Everyday foods such as coffee, meat and spices could become luxury items due to global climate impacts and changing tastes.

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Ordering lobster in a restaurant or serving it at a party is considered the height of gastronomic sophistication.

But that hasn't always been the case – lobster has worked its way up from humble beginnings to become a gourmet delicacy.

In the 18th Century, lobster was considered a highly undesirable food that wealthy families steered clear of. The crustacean was so abundant along the east coast of the US that it was used as fertiliser and served in prisons. Kentucky politician John Rowan quipped: "Lobster shells about a house are looked upon as signs of poverty and degradation."

It was the development of railways in the US, which transformed lobster into a luxury. Train operators decided to serve lobster to their wealthy passengers, who were unaware of the seafood's poor reputation. They quickly got a taste for lobster and brought it back to the cities, where it appeared on the menus of expensive restaurants. By the end of the 19th Century, lobster had cemented its status as a luxury food.

What determines which foods are luxury items? Scarcity and price both play an important role.

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Like lobsters, oysters have long been associated with fine dining and special occasions, largely due to their high price. But they haven't always enjoyed this status. Oysters used to be eaten by the poorest in society in the 19th Century. "They were so plentiful and cheap they were added to stews and pies to bulk them out," says food historian Polly Russell.

By the early 20th Century, oyster supplies in England started to dwindle due to overfishing and pollution from industrial waste. As they became more scarce, their status rose and they were seen as something special, says Russell.

We see the opposite with products such as sugar and salmon, which used to be difficult to come by and only available to the wealthy. These foods lost their "aura of luxury" over time as people started farming them and, as a result, they became less scarce, says Richard Wilk, emeritus professor of anthropology at Indiana University.

Lobster was once so abundant that it was used as fertiliser and served to prisoners (Ullstein Bild/Getty Images).

Lobster was once so abundant that it was used as fertiliser and served to prisoners (Ullstein Bild/Getty Images).

Many fruits and vegetables used to be much scarcer than they are today. Certain fruits such as strawberries and raspberries used to only be available in the summer, but now we can buy them all year round. "That changes the perception of luxury," says Peter Alexander, a senior researcher in global agriculture and food security at the University of Edinburgh.

Our obsession with sourcing scarce, luxury foods comes at a high price for the planet. As a particular species of fish or seafood becomes more scarce, the price goes up. The increased value gives people an incentive to fish even harder and catch the remaining ones, which can lead to an extinction spiral, says Wilk.

When and where we eat certain foods also determines how much we value them. "Eating context is really important for creating desire," says Esther Papies, a professor of social psychology at the University of Glasgow, noting that luxury foods are often associated with special occasions, such as eating in restaurants or holidays.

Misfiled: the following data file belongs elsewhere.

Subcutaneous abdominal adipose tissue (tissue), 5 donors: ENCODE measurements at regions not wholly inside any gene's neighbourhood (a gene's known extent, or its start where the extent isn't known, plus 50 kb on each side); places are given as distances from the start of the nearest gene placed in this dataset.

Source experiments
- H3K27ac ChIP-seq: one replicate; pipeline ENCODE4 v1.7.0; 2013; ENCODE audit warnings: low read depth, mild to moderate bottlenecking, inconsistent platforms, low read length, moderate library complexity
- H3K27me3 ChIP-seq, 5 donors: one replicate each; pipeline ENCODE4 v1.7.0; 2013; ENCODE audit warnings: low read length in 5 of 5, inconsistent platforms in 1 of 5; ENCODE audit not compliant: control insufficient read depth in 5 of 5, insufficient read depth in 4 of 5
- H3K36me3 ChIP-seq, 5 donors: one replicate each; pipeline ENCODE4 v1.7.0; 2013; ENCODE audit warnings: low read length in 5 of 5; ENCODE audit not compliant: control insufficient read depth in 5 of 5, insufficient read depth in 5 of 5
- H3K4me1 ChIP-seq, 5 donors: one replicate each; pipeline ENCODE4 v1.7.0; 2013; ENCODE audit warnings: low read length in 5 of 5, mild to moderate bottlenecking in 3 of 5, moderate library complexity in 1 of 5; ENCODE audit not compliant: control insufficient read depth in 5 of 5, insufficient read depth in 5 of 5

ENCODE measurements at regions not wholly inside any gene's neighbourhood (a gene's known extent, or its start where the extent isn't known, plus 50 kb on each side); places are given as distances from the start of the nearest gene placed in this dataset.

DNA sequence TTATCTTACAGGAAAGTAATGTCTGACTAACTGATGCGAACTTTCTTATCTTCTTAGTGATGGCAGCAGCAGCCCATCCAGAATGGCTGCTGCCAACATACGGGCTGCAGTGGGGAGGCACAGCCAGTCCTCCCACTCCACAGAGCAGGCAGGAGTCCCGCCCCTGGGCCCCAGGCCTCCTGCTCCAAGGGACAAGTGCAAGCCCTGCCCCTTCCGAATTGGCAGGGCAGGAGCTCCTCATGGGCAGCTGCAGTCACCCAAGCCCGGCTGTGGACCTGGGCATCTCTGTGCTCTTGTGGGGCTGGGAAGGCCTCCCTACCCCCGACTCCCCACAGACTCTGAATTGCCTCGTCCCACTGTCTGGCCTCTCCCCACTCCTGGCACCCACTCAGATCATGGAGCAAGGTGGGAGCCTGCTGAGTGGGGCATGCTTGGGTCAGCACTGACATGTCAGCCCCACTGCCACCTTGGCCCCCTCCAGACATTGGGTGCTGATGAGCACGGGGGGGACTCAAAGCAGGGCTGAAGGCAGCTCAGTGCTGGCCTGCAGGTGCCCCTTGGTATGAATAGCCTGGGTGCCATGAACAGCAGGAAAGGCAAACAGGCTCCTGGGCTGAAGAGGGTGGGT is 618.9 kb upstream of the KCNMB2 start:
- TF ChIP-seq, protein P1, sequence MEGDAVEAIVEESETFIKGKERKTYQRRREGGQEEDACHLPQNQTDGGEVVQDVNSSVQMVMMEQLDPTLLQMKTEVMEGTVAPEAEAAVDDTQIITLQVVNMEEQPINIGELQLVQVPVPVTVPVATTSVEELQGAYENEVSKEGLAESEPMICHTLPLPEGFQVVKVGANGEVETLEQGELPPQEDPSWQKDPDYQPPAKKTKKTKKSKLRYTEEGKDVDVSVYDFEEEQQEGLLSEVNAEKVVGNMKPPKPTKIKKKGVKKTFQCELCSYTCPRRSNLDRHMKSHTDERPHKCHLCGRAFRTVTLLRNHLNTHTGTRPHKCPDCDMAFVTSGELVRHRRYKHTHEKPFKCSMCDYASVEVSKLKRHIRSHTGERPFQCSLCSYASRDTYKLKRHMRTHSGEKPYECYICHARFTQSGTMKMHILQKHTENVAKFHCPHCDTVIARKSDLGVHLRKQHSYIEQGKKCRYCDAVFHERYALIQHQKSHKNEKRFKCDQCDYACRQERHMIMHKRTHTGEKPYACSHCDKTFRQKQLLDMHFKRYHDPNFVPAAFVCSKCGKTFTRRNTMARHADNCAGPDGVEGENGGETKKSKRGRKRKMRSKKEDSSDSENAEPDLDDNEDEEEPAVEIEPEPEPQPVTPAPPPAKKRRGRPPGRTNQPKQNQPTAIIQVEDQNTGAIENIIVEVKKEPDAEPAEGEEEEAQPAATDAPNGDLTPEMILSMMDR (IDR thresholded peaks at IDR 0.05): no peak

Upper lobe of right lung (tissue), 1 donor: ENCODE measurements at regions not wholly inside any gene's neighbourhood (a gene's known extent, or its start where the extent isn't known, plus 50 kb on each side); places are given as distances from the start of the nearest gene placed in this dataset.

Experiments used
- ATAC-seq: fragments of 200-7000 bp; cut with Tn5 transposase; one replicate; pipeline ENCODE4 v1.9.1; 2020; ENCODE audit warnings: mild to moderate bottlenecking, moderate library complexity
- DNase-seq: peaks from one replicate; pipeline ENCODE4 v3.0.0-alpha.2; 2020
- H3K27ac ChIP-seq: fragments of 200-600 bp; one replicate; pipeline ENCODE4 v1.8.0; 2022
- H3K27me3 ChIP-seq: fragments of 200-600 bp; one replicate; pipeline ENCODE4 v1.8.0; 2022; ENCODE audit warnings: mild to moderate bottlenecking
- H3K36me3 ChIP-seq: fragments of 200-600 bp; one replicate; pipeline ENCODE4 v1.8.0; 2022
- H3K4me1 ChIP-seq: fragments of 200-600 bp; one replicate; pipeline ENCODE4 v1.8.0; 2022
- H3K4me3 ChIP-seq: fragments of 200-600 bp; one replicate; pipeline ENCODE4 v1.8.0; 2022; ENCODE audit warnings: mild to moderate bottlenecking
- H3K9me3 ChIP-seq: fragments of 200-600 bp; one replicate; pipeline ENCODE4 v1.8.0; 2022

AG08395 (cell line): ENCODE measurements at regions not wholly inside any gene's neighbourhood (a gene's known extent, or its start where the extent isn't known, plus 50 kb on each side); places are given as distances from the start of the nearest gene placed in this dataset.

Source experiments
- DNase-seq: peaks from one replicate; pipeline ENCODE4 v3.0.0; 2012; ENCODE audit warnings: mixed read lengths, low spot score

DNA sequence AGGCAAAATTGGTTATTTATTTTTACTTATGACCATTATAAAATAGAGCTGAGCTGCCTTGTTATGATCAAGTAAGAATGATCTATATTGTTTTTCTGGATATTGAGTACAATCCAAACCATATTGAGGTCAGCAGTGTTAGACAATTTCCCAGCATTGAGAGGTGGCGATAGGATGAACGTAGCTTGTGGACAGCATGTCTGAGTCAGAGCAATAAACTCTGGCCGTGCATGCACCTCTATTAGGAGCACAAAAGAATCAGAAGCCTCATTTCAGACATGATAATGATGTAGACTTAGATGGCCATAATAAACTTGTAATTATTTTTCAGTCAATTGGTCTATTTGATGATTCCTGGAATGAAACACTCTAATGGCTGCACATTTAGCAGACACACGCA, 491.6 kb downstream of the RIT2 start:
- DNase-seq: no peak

Studies show that being in an environment associated with expensive food can increase the attractiveness of food or drink typically consumed there and people's willingness to pay more. A recent study found that people's desire for sushi increased if they ate it in a sushi restaurant, rather than on the beach.

Positive, warm memories of sharing a meal with others also increases how much people value certain foods, says Papies. Often luxury foods are shared with friends and family, for example at Christmas.

During Covid-19 lockdowns, experiencing food with other people became a luxury in itself, notes Russell. "People were craving to cook together and eat in a social way," she says. "In a world where resources are short and food availability is precarious, the experience of eating food together could become a luxury."

The next luxury foods

While historically certain foods such as coffee, chocolate and spices were luxury items, today these foods are supermarket staples in many developed countries. However, rising temperatures and unreliable rainfall could turn this around again over the next few decades.

At the height of Mayan civilisation, cacao beans were a valued currency, used to pay workers and traded in exchange for goods in the marketplace. Spanish merchants brought cocoa to Europe, where it became a popular indulgence in royal courts. In 1828, Dutch chemist Coenraad Johannes van Houten invented a process to treat cacao beans with alkaline salts and produce powdered chocolate that could be mixed with water. This process transformed chocolate into an affordable product that could be mass produced. 

Coffee was once a little-known delicacy used for religious rituals in Ethiopia, before Western traders took the aromatic drink back to their home countries in the 17th Century and served it in coffee houses, popular among shippers, brokers and artists. After the Dutch secured seedlings, coffee cultivation quickly expanded worldwide and became a popular, everyday drink.

In the 19th Century, oysters were so plentiful and cheap that they were eaten by the poorest in society (Marianna Massey/Getty Images).

In the 19th Century, oysters were so plentiful and cheap that they were eaten by the poorest in society (Marianna Massey/Getty Images).